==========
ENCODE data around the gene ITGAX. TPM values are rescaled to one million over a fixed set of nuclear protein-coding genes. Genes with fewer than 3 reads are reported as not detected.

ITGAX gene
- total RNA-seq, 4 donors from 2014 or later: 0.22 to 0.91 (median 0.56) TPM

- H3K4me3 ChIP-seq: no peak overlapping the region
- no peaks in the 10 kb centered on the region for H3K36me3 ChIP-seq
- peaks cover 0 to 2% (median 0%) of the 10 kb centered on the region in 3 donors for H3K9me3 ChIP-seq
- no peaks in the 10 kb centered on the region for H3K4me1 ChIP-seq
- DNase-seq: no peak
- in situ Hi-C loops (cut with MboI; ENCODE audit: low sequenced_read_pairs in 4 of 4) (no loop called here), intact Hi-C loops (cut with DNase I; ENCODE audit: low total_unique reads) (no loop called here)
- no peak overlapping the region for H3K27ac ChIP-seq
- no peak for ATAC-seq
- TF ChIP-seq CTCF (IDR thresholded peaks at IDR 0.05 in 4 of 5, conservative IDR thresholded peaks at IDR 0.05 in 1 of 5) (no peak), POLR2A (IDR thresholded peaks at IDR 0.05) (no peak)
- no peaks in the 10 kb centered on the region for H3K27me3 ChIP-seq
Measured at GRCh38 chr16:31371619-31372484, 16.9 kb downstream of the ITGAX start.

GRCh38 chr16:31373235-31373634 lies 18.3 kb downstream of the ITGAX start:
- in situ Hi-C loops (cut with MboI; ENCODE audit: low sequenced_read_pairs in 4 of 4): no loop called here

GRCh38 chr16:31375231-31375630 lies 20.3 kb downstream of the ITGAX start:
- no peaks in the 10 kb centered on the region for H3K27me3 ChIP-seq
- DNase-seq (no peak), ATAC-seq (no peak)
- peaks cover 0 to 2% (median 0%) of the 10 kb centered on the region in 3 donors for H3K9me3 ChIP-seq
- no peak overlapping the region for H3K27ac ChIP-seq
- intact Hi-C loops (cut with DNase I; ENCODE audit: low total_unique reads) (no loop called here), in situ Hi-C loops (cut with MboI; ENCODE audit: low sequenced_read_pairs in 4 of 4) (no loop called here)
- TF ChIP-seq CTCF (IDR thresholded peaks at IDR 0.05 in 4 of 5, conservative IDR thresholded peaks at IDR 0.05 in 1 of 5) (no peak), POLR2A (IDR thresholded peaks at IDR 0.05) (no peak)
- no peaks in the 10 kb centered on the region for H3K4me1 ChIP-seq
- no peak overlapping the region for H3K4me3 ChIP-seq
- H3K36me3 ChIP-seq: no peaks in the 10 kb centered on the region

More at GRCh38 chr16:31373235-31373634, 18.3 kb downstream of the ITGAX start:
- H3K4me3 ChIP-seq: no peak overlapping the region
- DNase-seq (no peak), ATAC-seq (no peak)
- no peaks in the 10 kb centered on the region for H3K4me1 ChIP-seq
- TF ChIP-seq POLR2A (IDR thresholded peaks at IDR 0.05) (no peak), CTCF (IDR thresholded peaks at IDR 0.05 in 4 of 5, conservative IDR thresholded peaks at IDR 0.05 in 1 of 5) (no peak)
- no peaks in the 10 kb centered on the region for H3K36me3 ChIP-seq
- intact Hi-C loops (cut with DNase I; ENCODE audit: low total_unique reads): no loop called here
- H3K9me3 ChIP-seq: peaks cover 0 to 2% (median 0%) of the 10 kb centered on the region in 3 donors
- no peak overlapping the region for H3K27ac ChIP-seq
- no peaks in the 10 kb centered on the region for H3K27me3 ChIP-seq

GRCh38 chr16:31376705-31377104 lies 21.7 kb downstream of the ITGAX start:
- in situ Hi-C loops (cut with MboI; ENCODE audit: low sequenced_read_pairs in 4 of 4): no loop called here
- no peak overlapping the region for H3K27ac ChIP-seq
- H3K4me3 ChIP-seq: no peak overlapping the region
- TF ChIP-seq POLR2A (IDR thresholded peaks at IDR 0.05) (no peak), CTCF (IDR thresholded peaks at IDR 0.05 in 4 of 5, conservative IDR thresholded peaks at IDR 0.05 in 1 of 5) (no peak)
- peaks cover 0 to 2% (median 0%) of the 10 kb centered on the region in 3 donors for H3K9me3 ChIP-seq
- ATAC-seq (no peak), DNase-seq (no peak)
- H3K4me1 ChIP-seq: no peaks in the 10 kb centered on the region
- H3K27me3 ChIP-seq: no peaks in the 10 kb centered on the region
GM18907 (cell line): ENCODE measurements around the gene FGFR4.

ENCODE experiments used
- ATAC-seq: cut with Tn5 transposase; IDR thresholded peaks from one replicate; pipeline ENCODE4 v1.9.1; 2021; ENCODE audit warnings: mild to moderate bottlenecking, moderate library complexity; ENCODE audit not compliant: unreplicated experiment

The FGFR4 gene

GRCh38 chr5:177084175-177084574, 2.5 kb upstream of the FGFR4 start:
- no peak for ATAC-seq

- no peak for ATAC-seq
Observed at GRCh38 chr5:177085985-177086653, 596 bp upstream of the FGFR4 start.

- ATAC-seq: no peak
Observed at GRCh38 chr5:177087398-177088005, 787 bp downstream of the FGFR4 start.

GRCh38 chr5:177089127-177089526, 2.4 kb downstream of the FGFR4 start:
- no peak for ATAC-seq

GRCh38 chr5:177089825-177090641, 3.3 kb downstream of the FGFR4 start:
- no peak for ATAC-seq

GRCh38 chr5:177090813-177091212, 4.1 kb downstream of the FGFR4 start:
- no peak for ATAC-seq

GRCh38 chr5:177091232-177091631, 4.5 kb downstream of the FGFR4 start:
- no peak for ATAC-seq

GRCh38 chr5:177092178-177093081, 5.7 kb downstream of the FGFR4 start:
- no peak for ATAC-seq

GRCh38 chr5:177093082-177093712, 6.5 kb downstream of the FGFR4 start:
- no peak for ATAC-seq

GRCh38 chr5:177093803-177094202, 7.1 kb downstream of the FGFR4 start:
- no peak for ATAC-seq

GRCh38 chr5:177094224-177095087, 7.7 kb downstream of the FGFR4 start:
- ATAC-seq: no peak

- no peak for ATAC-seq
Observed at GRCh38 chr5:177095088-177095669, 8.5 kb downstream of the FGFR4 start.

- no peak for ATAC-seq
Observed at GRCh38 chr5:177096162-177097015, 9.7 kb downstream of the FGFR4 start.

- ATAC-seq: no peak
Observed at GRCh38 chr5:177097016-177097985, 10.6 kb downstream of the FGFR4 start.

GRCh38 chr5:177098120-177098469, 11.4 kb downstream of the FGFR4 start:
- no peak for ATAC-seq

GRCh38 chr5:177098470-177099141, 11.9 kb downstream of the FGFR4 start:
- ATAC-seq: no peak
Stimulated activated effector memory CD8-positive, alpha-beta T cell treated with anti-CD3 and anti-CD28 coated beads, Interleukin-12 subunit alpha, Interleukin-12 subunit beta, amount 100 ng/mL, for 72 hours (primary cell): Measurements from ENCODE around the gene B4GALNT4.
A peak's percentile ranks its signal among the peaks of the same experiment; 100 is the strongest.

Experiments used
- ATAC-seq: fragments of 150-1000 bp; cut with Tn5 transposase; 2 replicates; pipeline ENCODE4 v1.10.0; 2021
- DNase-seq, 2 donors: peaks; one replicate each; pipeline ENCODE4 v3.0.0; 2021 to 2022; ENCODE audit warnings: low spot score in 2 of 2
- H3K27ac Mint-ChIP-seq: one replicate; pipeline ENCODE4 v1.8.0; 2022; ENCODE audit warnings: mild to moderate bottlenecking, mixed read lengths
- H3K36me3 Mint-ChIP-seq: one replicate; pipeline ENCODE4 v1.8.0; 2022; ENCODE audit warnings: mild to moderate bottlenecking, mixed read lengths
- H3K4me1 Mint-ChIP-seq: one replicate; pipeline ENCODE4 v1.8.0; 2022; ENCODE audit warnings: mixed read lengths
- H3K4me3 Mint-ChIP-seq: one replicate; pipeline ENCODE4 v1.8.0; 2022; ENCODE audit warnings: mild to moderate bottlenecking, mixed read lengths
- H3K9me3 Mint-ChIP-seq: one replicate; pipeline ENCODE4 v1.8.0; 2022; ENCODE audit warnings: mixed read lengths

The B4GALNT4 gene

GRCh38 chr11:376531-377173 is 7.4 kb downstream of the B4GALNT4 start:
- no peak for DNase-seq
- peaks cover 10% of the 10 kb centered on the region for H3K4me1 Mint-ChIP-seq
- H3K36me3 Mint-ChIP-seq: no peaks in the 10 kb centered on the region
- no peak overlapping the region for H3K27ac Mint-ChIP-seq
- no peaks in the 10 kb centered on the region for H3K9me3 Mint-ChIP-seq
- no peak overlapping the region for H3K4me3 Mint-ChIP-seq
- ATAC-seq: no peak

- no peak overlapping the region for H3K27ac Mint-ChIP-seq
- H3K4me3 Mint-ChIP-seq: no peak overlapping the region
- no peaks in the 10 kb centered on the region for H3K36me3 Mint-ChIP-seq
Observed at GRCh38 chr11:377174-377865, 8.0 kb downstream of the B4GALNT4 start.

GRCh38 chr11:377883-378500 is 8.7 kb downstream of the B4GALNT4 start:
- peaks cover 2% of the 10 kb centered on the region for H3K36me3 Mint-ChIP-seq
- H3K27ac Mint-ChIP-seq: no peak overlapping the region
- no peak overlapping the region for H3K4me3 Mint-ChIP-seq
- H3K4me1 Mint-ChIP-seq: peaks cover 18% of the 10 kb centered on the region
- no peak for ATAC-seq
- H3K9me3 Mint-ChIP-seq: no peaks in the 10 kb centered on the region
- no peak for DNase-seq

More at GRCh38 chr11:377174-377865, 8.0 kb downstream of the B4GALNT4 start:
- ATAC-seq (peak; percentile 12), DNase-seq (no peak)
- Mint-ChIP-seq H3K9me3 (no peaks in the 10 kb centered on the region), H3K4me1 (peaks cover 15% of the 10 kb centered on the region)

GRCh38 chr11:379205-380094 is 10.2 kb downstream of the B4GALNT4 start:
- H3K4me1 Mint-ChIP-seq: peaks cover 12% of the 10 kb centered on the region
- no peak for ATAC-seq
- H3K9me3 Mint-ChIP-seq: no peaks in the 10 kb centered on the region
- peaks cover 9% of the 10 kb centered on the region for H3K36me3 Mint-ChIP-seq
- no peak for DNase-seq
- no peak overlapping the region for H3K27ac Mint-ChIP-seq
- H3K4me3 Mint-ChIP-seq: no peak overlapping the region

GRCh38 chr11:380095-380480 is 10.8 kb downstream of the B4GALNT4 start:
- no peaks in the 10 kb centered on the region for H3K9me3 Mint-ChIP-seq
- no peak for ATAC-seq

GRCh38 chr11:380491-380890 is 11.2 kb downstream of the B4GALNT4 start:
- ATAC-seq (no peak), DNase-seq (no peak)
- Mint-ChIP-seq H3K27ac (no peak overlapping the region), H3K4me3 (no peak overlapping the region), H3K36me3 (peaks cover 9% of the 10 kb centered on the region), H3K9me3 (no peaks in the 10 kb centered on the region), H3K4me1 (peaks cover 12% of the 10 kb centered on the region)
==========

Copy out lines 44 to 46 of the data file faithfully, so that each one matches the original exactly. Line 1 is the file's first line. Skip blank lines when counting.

- H3K4me1 ChIP-seq: no peaks in the 10 kb centered on the region
- H3K27me3 ChIP-seq: no peaks in the 10 kb centered on the region
GM18907 (cell line): ENCODE measurements around the gene FGFR4.